Township’s sewer and water operations in good shape says Elder

The combined Fergus and Elora water systems are in good condition with only a few minor glitches, Public Works Director Ken Elder told council’s committee of the whole on March 2.

Elder said the township had seven occurrences where samp­ling did not meet the provincial protcols, but they were all minor. One was for lead, one was for chlorine, and five oth­ers were for total coliform counts.

He said of the lead incident, the test showed 14 parts per billion. “Anything over ten and the owner is notified,” he said, adding that older housing with lead solder can cause such readings. The solution is to run the water for 30 seconds before using it.

The find of chlorine was also small, but enough to force a report.

Councillor Bob Foster ask­ed if there are any concerns with the chemical findings.

Elder said, “No.”

Foster asked him, “Is it cor­rect to say these are trace amounts in the water?’

“Correct,” said Elder.

Elder explained he present­ed the Fergus and Elora water reports jointly, because those sys­tems are now merged.

Sew­ersystems, though, are still sep­arate.

He said that there were two bypasses at the Elora plant in 2008.

He said that one of them was for 25 gallons, and it took place near Mill Street.

Another occurred in Janu­ary when inflows were parti­cu­larly high. The Ministry of En­vironment was notified imme­diately of both events.

Elder added that for the January bypass event, the township added chlorine to the water and did partial cleaning before allowing the effluent into the river.

Councillor Fred Morris asked how much effluent is bypassed on average.

Elder said it is difficult to say, and it often depends on the weather. He said that the last event there was 27,000 cubic metres coming into the plant, and it missed one of the three treatments.

Elder added that the MOE is looking at inflow and infiltra­tion problems, which can occur from improperly connected sump pumps, poor catch basins, old pipes and simply too much rain or a heavy melt, which brings too much water to the plant at one time. He noted that infiltration is a problem faced  by every municipally run sewage treatment plant in North America.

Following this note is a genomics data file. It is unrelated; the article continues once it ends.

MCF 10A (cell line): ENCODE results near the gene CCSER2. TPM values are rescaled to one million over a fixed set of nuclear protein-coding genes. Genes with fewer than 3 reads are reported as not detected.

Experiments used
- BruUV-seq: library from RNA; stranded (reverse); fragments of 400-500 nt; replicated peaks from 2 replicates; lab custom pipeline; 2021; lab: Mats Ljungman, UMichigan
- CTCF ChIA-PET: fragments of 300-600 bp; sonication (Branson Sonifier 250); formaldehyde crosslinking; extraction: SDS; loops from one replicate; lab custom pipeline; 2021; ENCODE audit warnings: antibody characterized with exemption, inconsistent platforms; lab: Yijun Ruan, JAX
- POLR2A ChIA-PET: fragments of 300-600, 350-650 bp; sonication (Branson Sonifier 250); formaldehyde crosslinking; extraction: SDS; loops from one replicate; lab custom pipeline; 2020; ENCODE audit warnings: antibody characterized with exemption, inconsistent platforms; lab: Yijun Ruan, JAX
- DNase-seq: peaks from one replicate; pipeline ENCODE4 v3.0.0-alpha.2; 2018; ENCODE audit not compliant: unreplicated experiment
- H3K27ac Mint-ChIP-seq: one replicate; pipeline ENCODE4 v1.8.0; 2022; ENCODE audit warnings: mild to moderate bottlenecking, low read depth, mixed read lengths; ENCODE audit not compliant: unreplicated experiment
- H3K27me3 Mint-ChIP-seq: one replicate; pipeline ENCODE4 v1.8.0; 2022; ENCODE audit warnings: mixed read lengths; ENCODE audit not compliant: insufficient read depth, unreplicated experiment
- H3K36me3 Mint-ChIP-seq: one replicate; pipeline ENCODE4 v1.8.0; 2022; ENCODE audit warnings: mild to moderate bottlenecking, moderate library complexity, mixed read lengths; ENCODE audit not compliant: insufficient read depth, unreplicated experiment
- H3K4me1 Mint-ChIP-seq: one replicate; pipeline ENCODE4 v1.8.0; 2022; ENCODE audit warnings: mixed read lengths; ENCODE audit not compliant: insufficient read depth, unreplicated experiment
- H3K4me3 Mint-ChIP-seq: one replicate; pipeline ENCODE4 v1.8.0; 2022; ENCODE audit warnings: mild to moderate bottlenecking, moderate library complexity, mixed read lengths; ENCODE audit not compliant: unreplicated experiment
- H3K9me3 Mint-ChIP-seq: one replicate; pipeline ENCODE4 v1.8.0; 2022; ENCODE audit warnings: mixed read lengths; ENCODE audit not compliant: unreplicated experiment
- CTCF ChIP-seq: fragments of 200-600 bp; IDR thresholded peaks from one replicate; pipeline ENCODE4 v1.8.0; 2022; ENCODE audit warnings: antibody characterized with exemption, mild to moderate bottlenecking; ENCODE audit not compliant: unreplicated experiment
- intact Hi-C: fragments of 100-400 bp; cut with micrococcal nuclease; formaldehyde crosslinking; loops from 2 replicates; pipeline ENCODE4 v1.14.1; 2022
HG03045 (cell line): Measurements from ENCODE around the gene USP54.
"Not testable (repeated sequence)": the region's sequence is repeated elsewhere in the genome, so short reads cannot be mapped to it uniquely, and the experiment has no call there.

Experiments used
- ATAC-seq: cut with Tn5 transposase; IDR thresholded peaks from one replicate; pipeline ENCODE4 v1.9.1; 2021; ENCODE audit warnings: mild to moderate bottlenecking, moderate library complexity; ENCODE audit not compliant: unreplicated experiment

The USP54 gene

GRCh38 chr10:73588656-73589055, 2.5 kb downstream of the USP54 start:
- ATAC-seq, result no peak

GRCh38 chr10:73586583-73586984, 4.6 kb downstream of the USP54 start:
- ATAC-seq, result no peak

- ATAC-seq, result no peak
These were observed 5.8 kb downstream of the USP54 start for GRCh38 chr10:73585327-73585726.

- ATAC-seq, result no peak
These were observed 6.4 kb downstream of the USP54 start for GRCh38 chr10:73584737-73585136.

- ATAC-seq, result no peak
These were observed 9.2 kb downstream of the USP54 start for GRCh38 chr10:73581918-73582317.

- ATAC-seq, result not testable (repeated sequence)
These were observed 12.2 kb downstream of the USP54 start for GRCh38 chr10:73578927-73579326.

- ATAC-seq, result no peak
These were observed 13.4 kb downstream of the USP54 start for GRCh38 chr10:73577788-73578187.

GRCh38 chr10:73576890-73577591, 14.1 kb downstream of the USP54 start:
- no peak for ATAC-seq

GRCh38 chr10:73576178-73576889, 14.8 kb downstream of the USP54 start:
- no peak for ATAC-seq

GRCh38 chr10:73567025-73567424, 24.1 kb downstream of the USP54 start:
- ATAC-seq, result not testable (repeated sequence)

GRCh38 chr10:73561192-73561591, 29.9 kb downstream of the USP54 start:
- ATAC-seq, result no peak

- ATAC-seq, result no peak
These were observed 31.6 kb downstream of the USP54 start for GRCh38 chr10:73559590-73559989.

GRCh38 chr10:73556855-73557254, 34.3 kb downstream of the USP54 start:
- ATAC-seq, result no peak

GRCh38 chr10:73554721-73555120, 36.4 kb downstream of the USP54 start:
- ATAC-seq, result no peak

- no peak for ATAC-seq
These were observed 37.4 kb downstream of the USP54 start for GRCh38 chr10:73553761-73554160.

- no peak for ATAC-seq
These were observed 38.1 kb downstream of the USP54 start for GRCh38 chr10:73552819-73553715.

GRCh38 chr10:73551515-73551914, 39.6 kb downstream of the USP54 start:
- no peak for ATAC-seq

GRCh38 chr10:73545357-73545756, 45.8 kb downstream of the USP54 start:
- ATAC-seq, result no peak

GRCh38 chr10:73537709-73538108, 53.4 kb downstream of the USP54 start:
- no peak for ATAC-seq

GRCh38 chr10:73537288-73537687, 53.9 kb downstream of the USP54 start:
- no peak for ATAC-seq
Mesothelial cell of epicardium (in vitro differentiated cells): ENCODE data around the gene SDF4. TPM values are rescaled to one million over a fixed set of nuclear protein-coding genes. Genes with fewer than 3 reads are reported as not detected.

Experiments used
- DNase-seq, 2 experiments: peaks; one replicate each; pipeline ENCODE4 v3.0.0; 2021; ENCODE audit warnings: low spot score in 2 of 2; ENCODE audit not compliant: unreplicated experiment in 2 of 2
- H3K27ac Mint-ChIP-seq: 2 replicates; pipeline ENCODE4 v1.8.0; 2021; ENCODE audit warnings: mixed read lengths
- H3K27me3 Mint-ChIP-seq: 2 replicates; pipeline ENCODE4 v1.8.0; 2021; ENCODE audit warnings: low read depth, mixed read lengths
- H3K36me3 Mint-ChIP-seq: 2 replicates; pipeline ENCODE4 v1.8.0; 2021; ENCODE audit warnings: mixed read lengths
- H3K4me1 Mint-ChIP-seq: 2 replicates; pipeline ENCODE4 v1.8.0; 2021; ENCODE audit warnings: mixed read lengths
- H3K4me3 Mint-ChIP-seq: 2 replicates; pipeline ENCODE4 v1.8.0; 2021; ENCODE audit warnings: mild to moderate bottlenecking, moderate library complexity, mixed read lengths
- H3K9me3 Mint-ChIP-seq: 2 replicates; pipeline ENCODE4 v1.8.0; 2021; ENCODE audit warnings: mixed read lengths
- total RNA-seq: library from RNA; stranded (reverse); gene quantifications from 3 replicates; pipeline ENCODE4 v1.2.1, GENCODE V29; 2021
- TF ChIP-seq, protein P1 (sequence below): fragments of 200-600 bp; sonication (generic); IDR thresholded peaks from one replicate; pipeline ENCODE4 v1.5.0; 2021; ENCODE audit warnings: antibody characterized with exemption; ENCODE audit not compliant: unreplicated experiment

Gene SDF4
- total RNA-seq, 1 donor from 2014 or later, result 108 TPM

One mitigating factor in the spills is they usually occur in times when large amounts of water are in the river, so there is more dilution and no danger to water users downstream.

Elder also noted that one muni­cipality empties its sew­age lagoon over a three month period, but that is considered a single incident, compared to the one in Elora with only 25 gal­lons, which is also consid­ered by the province as a single incident.

Councillor Shawn Watters asked how many bypass inci­dents there are yearly.

Elder said the two last year are “high” and added there was one this year already during the February melt.

“We’re seeing fiercer events in the last three to four years,” he said of big storms.

Watters asked if work at the Elora treatment plant will help.

Elder said not only will it help, but, “If we don’t get it done, we’re facing a major disaster.”

The township applied for an infrastructure grant but was turned down in the last round of funding two weeks ago.

Elder noted that the increas­ed storage capacity was sup­pos­ed to be completed with pro­vincial help in 2007, and the township is renting storage capacity for now.

Councillor Bob Foster said, “Ultimately, people are con­cerned what goes into the river. There’s nothing completely raw [in sewage] now?”

Elder said there is not. It all gets at least partial treatment and any spills are further di­luted by high runoff.

Council approved the water and sewer reports.